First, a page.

Abhi Chinniah shares the personal story behind creating a collaborative photographic exhibition touring Aotearoa.
Words and photos: Abhi Chinniah
I was sitting in the front passenger seat of my papa’s maroon Fiat Tempra. We’d just come off a long flight. I was amazed by the car’s air conditioning unit because in Christchurch we had a fireplace to keep warm, but in Malaysia, we were trying to keep cool. “Where is the snow?” Papa found my question funny. We were moving to Kuantan, on the East Coast of Malaysia. Back then, on the cusp of a new millennium, Kuantan was a remote town with little to do. I would stick out like a sore thumb because of my Kiwi accent and natural talkativeness, none of which were accepted when I embarked into Malaysia’s public school system. This feeling of not belonging didn’t quite fit with my family's history in Malaysia.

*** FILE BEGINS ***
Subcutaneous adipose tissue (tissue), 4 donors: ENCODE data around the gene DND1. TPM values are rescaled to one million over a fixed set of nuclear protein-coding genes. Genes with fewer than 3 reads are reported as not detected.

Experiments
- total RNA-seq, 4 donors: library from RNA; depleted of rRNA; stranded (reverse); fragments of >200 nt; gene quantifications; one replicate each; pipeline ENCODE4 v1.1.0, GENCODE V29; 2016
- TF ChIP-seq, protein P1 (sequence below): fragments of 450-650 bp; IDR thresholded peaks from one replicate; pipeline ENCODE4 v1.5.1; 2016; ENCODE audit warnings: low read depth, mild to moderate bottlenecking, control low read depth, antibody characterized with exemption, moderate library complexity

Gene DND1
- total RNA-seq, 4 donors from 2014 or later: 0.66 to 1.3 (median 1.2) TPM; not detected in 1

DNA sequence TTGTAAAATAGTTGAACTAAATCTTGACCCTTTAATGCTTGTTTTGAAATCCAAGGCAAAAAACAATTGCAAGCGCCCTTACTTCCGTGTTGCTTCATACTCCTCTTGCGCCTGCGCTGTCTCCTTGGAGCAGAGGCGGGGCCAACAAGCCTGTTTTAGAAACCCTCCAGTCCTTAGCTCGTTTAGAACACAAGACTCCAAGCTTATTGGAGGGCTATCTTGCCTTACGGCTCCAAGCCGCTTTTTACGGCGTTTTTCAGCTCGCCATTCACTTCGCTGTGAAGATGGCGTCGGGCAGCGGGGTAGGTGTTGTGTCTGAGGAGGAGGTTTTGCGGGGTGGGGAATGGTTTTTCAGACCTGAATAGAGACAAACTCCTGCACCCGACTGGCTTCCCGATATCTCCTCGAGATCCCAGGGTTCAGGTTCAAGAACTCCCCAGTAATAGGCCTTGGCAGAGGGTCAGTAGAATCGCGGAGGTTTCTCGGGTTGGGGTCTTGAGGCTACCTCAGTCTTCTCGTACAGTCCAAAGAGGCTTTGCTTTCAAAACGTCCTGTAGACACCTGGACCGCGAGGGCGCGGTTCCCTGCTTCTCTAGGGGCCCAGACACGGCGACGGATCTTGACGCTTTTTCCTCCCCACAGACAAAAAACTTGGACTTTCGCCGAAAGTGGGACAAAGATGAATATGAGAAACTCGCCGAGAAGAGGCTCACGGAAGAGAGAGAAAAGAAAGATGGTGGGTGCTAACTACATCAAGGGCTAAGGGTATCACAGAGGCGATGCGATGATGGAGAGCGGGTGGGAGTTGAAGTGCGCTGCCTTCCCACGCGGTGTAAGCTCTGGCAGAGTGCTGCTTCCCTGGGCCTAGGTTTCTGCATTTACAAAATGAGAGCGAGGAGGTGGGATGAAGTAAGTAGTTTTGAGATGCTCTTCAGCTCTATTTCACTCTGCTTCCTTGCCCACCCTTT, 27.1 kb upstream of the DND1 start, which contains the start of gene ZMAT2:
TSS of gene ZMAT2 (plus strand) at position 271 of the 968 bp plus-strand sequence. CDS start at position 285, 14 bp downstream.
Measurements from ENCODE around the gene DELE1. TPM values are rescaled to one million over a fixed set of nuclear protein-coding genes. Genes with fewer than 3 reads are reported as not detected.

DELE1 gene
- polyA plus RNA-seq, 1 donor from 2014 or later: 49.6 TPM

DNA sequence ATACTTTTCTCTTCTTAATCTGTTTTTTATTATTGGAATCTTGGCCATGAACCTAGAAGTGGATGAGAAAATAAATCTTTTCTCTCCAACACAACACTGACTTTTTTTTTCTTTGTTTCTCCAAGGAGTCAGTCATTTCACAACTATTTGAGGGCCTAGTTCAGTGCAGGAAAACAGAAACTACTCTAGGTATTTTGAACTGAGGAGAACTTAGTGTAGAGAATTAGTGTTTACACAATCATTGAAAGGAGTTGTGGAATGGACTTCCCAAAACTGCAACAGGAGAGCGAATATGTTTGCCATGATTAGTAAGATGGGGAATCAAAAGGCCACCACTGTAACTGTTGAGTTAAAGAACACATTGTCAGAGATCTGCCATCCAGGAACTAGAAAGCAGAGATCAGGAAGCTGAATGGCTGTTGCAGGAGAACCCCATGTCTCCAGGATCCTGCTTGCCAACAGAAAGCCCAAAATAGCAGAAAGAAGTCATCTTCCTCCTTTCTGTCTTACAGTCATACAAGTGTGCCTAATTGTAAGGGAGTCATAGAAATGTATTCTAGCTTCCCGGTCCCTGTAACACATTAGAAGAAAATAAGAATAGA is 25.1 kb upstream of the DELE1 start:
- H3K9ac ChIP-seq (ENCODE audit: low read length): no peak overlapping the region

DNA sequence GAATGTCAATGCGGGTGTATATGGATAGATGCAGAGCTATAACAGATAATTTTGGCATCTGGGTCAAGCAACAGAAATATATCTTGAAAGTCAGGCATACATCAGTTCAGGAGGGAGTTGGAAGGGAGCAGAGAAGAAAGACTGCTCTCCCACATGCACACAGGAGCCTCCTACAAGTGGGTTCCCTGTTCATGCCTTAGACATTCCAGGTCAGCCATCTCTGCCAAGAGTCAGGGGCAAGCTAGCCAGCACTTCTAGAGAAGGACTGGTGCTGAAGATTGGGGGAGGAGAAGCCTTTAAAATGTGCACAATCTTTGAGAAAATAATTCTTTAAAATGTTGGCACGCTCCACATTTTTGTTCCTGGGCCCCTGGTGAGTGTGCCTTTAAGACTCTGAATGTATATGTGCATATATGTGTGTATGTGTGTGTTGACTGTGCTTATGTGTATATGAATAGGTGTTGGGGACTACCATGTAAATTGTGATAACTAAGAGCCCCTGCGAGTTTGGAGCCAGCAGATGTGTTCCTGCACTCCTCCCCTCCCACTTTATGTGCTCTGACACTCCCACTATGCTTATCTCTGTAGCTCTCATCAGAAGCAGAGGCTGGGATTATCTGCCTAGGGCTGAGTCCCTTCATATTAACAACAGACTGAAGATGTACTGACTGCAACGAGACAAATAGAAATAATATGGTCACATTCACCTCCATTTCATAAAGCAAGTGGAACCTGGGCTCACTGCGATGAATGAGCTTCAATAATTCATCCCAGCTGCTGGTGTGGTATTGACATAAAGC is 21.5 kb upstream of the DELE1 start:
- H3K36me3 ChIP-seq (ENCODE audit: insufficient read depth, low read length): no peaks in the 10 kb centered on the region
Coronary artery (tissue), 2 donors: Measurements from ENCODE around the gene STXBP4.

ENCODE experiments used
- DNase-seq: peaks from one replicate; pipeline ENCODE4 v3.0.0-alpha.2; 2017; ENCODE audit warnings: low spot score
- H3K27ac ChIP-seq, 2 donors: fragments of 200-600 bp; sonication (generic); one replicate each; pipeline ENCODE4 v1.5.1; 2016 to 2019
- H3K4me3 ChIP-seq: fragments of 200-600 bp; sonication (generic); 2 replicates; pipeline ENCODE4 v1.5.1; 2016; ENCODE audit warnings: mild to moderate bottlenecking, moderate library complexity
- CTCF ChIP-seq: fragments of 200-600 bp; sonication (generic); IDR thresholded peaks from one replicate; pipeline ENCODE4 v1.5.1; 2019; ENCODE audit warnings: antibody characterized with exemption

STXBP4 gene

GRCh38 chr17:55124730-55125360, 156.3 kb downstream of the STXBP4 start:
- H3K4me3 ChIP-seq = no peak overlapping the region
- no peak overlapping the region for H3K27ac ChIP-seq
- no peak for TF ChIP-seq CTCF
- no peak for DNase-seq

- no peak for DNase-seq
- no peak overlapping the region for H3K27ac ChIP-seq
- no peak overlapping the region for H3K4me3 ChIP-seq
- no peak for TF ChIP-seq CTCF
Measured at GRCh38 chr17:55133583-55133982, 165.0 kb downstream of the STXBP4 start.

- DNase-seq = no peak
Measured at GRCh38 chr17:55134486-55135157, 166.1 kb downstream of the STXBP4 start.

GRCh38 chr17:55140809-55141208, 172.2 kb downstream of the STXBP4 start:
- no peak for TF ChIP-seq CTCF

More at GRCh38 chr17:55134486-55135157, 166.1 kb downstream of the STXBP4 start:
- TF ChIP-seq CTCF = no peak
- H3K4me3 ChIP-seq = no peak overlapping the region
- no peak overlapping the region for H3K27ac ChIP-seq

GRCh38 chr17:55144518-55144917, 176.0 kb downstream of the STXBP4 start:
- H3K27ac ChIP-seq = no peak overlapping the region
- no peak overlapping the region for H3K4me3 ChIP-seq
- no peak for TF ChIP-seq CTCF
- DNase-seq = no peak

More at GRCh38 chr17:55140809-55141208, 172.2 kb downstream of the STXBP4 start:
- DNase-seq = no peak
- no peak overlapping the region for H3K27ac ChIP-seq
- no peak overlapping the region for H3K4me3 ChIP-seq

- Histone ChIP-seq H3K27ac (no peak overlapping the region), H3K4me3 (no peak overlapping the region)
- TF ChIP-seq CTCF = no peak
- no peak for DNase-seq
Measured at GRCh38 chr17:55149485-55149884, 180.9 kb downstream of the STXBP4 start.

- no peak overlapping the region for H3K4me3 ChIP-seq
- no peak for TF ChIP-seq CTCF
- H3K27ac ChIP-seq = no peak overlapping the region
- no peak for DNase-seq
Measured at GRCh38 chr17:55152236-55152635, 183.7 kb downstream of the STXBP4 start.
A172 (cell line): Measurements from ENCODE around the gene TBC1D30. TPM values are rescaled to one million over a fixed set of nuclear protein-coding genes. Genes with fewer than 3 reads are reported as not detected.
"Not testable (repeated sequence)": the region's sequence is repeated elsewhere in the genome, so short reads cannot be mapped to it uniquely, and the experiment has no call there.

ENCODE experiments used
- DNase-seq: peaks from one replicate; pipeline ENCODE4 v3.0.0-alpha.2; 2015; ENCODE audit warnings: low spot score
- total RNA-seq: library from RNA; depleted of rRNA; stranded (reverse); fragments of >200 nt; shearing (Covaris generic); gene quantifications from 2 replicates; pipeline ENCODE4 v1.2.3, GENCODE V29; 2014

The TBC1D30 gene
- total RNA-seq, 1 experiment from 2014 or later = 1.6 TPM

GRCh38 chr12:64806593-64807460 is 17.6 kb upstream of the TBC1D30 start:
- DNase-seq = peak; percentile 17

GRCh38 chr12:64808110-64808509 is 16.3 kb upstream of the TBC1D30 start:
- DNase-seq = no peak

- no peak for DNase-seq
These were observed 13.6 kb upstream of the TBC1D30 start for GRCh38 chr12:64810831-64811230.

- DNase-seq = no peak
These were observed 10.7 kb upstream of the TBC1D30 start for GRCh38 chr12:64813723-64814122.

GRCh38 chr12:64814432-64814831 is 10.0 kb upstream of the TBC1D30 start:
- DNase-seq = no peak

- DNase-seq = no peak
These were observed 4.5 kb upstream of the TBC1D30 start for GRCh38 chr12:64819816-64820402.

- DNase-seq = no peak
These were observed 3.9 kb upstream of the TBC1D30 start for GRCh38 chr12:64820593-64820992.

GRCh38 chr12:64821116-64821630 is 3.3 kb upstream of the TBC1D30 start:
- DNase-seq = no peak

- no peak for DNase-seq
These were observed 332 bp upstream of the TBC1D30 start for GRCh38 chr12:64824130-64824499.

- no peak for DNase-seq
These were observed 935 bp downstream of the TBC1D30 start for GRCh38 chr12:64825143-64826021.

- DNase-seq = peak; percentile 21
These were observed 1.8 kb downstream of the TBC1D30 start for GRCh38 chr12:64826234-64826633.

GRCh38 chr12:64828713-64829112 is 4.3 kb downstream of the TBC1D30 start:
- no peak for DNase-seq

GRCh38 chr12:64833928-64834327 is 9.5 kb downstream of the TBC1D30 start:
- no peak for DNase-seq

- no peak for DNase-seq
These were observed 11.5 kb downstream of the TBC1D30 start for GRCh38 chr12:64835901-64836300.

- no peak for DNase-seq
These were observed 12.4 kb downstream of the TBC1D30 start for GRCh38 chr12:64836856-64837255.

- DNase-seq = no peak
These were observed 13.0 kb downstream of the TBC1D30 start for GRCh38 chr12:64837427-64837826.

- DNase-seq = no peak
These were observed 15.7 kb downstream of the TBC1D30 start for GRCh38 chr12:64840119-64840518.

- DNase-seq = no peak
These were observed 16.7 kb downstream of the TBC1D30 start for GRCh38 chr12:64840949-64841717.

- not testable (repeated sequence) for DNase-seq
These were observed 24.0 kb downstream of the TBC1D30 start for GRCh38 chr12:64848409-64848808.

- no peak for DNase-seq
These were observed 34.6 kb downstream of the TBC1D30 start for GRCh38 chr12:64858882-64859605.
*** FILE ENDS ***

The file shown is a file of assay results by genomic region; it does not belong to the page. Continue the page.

My paternal grandfather, Vaithalingam Chinniah, left Jaffna, Sri Lanka for British Malaya (now Malaysia) in September 1919. In 1930 he was placed in the development of a then-new estate, a virgin jungle that he had to transform into a flourishing oil palm plantation. His primary responsibility was the cleaning of the jungles for the cultivation of rubber and oil palm trees. It took a severe toll on pioneers like my grandfather who worked under horrendous conditions. My father’s older brother would continue the legacy; both father and son spent a total of 72 years with the plantation. When my father came along, the youngest of eight siblings, the family wanted to give him opportunities they never had.
Many moons later, in 1973 my papa came to New Zealand seeking opportunities Malaysia wouldn’t give him. He often told me about how he arrived with nothing but...
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